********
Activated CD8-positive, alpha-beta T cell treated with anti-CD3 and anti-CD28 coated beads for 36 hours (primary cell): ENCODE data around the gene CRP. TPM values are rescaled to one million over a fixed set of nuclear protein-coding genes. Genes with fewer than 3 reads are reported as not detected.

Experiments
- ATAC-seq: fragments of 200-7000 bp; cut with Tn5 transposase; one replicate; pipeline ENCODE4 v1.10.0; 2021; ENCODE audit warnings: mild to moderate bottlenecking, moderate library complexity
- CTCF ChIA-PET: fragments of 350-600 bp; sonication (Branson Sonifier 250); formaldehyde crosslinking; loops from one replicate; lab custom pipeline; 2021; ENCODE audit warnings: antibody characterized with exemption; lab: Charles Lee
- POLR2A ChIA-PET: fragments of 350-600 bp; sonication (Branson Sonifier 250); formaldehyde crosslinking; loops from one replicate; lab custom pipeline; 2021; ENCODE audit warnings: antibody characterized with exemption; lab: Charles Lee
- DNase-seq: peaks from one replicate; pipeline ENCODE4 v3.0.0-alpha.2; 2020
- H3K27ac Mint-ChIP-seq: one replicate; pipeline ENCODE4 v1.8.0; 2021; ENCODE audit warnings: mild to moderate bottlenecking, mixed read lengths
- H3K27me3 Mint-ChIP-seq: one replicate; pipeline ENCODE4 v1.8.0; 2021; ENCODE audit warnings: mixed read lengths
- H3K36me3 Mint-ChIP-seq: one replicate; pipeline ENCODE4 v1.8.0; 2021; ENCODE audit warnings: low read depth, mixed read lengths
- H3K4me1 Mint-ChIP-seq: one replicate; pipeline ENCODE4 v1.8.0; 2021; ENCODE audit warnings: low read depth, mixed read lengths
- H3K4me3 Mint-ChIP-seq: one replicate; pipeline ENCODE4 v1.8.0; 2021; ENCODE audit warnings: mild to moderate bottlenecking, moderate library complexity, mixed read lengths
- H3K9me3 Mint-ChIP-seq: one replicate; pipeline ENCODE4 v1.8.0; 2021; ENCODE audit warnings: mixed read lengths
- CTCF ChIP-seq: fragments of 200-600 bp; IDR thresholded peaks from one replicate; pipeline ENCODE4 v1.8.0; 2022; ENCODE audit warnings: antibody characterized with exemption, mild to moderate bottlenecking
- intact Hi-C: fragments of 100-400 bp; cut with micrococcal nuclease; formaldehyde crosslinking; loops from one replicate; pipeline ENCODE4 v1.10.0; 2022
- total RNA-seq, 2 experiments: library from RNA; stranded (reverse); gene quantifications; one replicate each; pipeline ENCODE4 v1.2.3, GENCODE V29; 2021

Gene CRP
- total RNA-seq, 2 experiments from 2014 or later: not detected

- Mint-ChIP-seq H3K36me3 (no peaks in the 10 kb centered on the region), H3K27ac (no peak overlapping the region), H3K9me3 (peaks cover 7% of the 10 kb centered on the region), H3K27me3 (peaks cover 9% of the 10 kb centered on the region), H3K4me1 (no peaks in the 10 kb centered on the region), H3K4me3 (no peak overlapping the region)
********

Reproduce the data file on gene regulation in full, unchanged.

Activated CD8-positive, alpha-beta T cell treated with anti-CD3 and anti-CD28 coated beads for 36 hours (primary cell): ENCODE data around the gene CRP. TPM values are rescaled to one million over a fixed set of nuclear protein-coding genes. Genes with fewer than 3 reads are reported as not detected.

Experiments
- ATAC-seq: fragments of 200-7000 bp; cut with Tn5 transposase; one replicate; pipeline ENCODE4 v1.10.0; 2021; ENCODE audit warnings: mild to moderate bottlenecking, moderate library complexity
- CTCF ChIA-PET: fragments of 350-600 bp; sonication (Branson Sonifier 250); formaldehyde crosslinking; loops from one replicate; lab custom pipeline; 2021; ENCODE audit warnings: antibody characterized with exemption; lab: Charles Lee
- POLR2A ChIA-PET: fragments of 350-600 bp; sonication (Branson Sonifier 250); formaldehyde crosslinking; loops from one replicate; lab custom pipeline; 2021; ENCODE audit warnings: antibody characterized with exemption; lab: Charles Lee
- DNase-seq: peaks from one replicate; pipeline ENCODE4 v3.0.0-alpha.2; 2020
- H3K27ac Mint-ChIP-seq: one replicate; pipeline ENCODE4 v1.8.0; 2021; ENCODE audit warnings: mild to moderate bottlenecking, mixed read lengths
- H3K27me3 Mint-ChIP-seq: one replicate; pipeline ENCODE4 v1.8.0; 2021; ENCODE audit warnings: mixed read lengths
- H3K36me3 Mint-ChIP-seq: one replicate; pipeline ENCODE4 v1.8.0; 2021; ENCODE audit warnings: low read depth, mixed read lengths
- H3K4me1 Mint-ChIP-seq: one replicate; pipeline ENCODE4 v1.8.0; 2021; ENCODE audit warnings: low read depth, mixed read lengths
- H3K4me3 Mint-ChIP-seq: one replicate; pipeline ENCODE4 v1.8.0; 2021; ENCODE audit warnings: mild to moderate bottlenecking, moderate library complexity, mixed read lengths
- H3K9me3 Mint-ChIP-seq: one replicate; pipeline ENCODE4 v1.8.0; 2021; ENCODE audit warnings: mixed read lengths
- CTCF ChIP-seq: fragments of 200-600 bp; IDR thresholded peaks from one replicate; pipeline ENCODE4 v1.8.0; 2022; ENCODE audit warnings: antibody characterized with exemption, mild to moderate bottlenecking
- intact Hi-C: fragments of 100-400 bp; cut with micrococcal nuclease; formaldehyde crosslinking; loops from one replicate; pipeline ENCODE4 v1.10.0; 2022
- total RNA-seq, 2 experiments: library from RNA; stranded (reverse); gene quantifications; one replicate each; pipeline ENCODE4 v1.2.3, GENCODE V29; 2021

Gene CRP
- total RNA-seq, 2 experiments from 2014 or later: not detected

- Mint-ChIP-seq H3K36me3 (no peaks in the 10 kb centered on the region), H3K27ac (no peak overlapping the region), H3K9me3 (peaks cover 7% of the 10 kb centered on the region), H3K27me3 (peaks cover 9% of the 10 kb centered on the region), H3K4me1 (no peaks in the 10 kb centered on the region), H3K4me3 (no peak overlapping the region)